instrument of peace ©️ 2015 david robinson

 

 

Bring A Little Hope [on Merely A Thought Monday]

emerging with frame copy

 

“Multiculturalism asserts that people with different roots can co-exist, that they can learn to read the image-banks of others, that they can and should look across frontiers of race, language, gender and age without prejudice or illusion, and learn to think against this background of a hybridized society. It proposed – modestly enough – that some of the most interesting things in history and culture happen at the interface between cultures. It wants to study border situations, not only because they are fascinating in themselves, but because understanding them may bring with it a little hope for the world.” ~ Robert Hughes

I read in my newspaper that tribalism is the new normal [insert eye roll here]. There’s nothing new in tribalism. Fear-full people lost in a very small Us-N-Them tale is as old as the old gods. It’s pulled out and paraded about when power structures are shifting.

I marveled at the utter absurdity of it. No one can deny that our airwaves and e-waves are choked with noisy proclamations of division and fear.  However, it only takes a quick scan through the rest of my newspaper to grasp the undeniable reality of our situation: global markets, global economies, populations on the move, United Nations, NATO, WTO, multinational corporations, Bitcoin, international space stations, satellites, not to mention some of our greatest challenges like global warming, and invasive plant and insect species (made possible through global shipping and the necessity of sharing/exploiting resources). Take a stroll down the aisle of your local supermarket and educate yourself on the scope, depth and breadth of your food sources. Count the countries represented on the shelves.

Tribalism is not new. It was normal a few centuries ago. Nowadays it is a construct, an old dry log to toss on a fire to stoke divisions and create distractions.  It’s a headline to sell newspapers. Division sells. Good theatre requires hot conflict. People are easier to control when divided. There’s nothing new there, either.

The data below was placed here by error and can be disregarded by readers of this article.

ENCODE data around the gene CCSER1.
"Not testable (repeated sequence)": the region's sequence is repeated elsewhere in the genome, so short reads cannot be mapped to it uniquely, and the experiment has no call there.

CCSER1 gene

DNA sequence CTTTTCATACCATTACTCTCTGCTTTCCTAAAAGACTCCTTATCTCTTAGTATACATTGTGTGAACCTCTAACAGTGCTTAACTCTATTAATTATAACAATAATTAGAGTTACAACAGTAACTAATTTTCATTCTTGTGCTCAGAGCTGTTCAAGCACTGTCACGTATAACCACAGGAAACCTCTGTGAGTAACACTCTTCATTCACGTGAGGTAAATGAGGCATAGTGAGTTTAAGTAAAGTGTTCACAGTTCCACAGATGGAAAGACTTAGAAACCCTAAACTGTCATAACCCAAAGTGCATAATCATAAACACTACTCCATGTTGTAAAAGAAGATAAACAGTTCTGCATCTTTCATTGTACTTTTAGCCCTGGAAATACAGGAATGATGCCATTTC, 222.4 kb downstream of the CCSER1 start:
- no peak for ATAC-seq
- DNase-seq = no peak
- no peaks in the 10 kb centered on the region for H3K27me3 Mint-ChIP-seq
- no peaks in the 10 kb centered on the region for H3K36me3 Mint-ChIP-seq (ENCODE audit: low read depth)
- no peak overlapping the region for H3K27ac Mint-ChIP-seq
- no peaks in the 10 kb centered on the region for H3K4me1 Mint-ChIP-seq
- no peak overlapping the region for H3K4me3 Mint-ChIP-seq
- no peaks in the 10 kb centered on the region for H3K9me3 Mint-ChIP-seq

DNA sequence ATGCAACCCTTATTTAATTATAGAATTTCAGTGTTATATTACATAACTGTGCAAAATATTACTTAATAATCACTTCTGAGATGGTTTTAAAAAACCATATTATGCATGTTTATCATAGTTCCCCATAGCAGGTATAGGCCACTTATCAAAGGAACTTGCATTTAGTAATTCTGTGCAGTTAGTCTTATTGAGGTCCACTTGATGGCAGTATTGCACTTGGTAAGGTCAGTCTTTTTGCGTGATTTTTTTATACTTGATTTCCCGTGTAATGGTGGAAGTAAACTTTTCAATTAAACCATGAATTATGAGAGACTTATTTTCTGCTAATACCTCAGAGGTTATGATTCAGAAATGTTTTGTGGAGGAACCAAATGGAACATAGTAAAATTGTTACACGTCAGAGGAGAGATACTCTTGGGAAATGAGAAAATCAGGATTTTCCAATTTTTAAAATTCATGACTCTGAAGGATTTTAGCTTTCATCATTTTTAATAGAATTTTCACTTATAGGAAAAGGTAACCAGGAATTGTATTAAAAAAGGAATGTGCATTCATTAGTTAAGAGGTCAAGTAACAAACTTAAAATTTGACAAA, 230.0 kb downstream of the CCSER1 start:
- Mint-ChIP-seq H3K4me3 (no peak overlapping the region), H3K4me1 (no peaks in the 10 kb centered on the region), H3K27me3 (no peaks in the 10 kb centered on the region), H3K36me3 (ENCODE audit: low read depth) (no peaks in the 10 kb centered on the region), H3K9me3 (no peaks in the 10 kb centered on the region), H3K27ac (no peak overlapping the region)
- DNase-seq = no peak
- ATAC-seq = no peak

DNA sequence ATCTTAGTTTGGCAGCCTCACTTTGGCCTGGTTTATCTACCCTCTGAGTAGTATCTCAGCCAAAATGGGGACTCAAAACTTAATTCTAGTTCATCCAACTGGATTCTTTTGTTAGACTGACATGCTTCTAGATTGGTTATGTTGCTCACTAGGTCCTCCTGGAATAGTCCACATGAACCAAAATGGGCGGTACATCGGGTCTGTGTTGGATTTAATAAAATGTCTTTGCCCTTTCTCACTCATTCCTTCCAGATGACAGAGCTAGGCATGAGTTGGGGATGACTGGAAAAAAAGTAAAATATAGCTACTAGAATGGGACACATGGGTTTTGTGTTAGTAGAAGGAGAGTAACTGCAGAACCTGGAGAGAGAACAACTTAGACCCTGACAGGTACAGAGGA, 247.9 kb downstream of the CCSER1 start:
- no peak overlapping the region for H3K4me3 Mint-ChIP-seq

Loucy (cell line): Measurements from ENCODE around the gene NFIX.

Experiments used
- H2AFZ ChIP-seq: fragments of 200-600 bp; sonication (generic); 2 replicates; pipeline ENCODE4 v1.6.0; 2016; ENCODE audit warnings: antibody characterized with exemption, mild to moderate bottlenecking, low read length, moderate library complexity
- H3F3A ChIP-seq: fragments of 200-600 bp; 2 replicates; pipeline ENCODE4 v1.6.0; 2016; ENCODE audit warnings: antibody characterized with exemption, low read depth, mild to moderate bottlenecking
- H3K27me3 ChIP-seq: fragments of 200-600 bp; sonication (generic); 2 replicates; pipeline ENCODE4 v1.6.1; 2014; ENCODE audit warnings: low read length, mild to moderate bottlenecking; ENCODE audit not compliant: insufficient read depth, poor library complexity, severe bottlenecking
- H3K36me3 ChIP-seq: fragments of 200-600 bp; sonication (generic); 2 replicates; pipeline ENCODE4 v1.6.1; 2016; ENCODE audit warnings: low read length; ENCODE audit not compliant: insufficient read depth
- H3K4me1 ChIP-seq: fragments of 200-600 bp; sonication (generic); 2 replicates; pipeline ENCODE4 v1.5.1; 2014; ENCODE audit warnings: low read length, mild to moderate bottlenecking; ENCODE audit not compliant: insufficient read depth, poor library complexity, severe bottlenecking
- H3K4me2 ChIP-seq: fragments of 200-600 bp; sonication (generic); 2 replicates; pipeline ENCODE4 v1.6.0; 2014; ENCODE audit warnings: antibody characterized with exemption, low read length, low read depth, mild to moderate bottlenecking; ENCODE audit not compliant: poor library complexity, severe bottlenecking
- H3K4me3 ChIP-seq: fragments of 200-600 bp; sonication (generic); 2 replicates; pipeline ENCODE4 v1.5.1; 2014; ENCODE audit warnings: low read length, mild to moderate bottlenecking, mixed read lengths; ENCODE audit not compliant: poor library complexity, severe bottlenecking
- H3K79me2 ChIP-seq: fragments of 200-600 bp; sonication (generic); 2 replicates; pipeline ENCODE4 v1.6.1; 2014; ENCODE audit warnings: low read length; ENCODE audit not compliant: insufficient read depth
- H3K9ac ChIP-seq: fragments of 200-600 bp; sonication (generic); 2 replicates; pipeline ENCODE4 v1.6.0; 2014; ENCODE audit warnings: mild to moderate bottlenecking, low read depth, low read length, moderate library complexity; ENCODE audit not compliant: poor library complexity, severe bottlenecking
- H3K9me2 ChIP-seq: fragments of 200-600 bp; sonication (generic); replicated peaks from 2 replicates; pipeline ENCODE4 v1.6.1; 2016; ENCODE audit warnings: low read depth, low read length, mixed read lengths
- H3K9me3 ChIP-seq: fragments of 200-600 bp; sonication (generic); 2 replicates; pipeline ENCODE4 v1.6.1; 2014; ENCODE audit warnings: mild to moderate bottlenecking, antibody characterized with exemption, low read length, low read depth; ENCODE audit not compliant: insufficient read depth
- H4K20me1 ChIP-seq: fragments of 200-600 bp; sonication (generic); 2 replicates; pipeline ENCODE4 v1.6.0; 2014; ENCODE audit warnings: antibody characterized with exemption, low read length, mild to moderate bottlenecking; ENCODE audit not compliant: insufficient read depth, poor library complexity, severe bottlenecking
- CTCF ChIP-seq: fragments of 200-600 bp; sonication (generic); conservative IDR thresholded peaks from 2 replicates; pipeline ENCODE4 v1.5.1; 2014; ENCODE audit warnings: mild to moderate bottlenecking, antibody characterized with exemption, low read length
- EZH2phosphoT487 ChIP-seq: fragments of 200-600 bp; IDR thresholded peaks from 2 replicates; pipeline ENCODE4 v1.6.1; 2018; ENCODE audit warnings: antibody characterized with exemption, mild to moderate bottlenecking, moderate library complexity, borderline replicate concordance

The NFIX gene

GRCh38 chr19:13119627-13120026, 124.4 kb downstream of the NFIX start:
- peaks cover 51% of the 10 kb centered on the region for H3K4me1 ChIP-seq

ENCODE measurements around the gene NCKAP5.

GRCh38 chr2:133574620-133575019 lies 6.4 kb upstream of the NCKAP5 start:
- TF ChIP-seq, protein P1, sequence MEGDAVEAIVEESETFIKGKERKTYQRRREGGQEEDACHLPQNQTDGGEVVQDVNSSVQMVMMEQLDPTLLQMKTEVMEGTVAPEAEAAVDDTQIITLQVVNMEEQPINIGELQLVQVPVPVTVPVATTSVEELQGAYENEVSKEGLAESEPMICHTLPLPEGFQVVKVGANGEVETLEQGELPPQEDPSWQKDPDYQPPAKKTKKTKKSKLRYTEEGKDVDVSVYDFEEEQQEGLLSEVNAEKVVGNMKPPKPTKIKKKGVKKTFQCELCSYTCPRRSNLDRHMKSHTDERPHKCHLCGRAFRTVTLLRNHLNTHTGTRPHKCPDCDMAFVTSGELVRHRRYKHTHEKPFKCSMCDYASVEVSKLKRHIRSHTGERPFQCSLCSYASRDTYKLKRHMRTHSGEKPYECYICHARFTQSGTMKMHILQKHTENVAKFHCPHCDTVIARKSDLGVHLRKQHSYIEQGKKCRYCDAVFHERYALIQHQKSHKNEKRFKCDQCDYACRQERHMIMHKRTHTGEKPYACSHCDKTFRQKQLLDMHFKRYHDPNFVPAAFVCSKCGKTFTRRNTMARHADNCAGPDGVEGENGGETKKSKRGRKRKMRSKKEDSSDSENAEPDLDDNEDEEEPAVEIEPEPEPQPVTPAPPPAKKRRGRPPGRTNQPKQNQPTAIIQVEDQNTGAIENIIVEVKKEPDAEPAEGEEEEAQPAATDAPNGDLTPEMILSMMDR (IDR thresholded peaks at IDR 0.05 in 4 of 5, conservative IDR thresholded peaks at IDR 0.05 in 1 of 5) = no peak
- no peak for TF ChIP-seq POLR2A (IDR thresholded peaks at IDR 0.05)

There is a truism in change processes: people hold on tightest to what they know just before releasing their fear and walking into the unknown future. They take a step back, temporarily entrench, before answering the call of growth and change. Call that tribalism if you must, or denial, or the conservative impulse. It’s a process step. “Age and stage,” as 20 likes to say.

What’s actually new? All the world is now a crossroads. People with different roots ARE coexisting – that, after all, IS the great experiment and central promise of these United States. Looking across the frontiers of race, language, gender and age – without prejudice or illusion – is the hope in our emergence. It is the cathedral we are building.

The other direction can only bring our decrease. And, as history has taught us again and again, that’s an ugly path. There’s nothing new in that, either.

 

read Kerri’s blog post on EMERGING HUMANS EMERGING

 

 

Let’s Be Us

a detail from my painting, May You Be

a detail from my painting, May You Be

[continued from Put Down The Hammer]

It is night and I am sitting alone in the sanctuary. I’ve been setting up chairs for a performance and now that the job is complete I’m taking a moment to savor the silence and review this day.